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Hypothyroid symptoms and why we need to understand deiodinases

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It’s not uncommon for a person to experience hypothyroid symptoms and be told by their doctor that all their lab tests are “normal” and that it can’t be a thyroid problem. It’s frustrating for both the physician and the patient, who just wants to feel better. So what is the solution? It may simply be a matter of understanding deiodinases and looking for treatments to help them work better.

What’s a deiodinase?

Deiodinase is a category of enzymes which support conversion of inactive T4 thyroid hormone to the active form T3 in the body. The enzyme activates the hormone by removing iodine molecules from it. Ultimately, deiodinases control the amount of inactive and active thyroid hormone in the tissues of the body.

While the discussion of deiodinases may seem at first to be an irrelevant technical detail, scientists are beginning to see that deiodinase activity is actually at the very heart of healthy thyroid hormone functioning. Just a small glitch in deiodinase activity can cause complete confusion about thyroid status. A person could be experiencing hypothyroid symptoms, yet their TSH and T4 may look totally normal on lab tests.

The active thyroid hormone T3 has its action inside the nucleus of every cell that has a nucleus. Most of the T3 that makes it into the nucleus is generated inside the cell itself through the action of a deiodinase called D2. It’s easy to see why thyroid blood tests don’t accurately measure the T3 that’s active in the nucleus because they can’t measure how much T3 is generated inside the target tissue cells. D3 is a deiodinase that generates the inactive reverse T3 (RT3) from T4. Both D2 and D3 are under cellular regulation. The T3 that’s delivered to the cells by the blood is only part of the story. The majority of the story is determined by whether signals are causing the cell to turn up T3 production by D2 or to turn down T3 production by D3 making RT3 instead. All deiodinases rely on selenium for their activities and when selenium is deficient, it can cause a reduction in active thyroid hormone.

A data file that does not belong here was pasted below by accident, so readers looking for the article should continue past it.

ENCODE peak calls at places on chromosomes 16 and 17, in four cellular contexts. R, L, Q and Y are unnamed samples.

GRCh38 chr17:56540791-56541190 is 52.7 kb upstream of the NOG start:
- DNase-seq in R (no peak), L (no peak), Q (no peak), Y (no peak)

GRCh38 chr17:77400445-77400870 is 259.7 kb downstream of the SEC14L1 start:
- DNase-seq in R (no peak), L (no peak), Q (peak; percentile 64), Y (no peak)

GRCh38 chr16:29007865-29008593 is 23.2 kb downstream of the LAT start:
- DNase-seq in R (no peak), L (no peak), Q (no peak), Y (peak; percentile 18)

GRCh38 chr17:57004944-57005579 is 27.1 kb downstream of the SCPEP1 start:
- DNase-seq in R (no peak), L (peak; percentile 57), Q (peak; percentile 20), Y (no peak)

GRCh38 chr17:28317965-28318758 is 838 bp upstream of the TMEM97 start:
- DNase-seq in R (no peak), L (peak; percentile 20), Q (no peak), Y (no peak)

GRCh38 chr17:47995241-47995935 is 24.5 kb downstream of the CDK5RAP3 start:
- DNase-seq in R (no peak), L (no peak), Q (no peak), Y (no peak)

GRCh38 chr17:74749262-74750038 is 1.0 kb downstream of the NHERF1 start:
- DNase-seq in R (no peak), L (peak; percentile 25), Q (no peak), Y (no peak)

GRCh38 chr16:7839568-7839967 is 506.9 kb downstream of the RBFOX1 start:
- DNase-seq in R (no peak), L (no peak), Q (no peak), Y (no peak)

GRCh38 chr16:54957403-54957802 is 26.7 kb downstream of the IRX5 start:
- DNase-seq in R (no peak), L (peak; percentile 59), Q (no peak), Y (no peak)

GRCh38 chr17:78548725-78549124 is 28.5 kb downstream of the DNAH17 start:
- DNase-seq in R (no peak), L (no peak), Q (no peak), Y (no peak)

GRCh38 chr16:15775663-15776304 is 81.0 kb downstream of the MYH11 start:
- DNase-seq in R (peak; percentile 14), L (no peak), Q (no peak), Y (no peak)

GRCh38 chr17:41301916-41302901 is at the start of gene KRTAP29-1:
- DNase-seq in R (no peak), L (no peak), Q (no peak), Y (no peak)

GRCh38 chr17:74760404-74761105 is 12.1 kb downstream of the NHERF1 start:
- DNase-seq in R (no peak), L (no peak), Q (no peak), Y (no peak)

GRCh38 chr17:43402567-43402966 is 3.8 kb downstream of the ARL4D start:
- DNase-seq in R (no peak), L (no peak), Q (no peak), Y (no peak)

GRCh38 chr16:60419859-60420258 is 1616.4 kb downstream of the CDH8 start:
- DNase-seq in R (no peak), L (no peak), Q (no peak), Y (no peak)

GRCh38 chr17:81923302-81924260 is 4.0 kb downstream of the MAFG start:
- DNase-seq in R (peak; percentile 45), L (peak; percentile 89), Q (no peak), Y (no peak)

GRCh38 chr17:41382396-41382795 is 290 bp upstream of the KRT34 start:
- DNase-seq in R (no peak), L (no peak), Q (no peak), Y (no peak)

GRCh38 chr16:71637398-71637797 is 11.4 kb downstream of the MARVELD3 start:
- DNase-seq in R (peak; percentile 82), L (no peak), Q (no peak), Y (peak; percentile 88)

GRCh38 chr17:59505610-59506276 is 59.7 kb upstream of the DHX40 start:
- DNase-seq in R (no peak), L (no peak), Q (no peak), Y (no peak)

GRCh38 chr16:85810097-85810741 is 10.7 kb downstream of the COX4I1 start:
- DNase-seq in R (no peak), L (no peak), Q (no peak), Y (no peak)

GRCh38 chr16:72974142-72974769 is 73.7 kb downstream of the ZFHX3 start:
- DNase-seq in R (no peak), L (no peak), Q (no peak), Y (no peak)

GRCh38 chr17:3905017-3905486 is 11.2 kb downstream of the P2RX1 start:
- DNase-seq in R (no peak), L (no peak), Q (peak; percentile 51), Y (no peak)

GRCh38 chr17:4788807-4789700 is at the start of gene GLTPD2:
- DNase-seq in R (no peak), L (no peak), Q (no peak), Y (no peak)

The biggest problem is that common and prevalent life situations can lead to a downregulation of D1 and hinder conversion of T4 to T3 throughout the body, where it is needed to regulate metabolism. Life situations which downregulate D2 include stress, depression, dieting, excess weight, insulin, chronic fatigue, fibromyalgia, and environmental toxin exposures- things we all experience at some time in our lives. Extreme D2 downregulation can cause a person to experience hypothyroid symptoms (fatigue, weight gain, etc), despite the presence of adequate T4 thyroid hormone levels (Wilson’s Temperature Syndrome). This isn’t truly hypothyroidism, but it is a problem of poor T4- T3 conversion. Unfortunately, thyroid hormone blood tests only measure thyroid hormone levels, not deiodinase activity. Blood tests may indicate a person may have plenty of T4, but if it’s not being converted properly, they still feel terrible. Giving that person more T4, in the form of Synthroid, won’t always help them feel better and may even cause them to feel worse.

Understanding how deiodinases work is essential to getting a proper thyroid diagnosis and getting to the root cause of the problem. Considering how common it is to experience stress or any of the other factors which downregulate D2 thyroid conversion, it’s not surprising that hypothyroid symptoms are widely prevalent and puzzling to many doctors. This is when understanding Wilson’s Temperature Syndrome can be extremely helpful. Read more about Wilson’s Temperature Syndrome HERE.


Bianco AC, Kim BW. Deiodinases: implications of the local control of thyroid hormone action. J Clin Invest. 2006 Oct 2;116(10):2571-2579
Maia AL, Kim BW, et al. Type 2 iodothyronine deiodinase is the major source of plasma T3 in euthyroid humans. Journal of Clinical Investigation, 2005 September.

De Groot Leslie J. Non-Thyrodial illness syndrome is a manifestation of hypothalamic-pituitary dysfunction,and in view of current evidence, should be treated with appropriate replacement therapies. Crit Care Clin. 2006;22:57–86.

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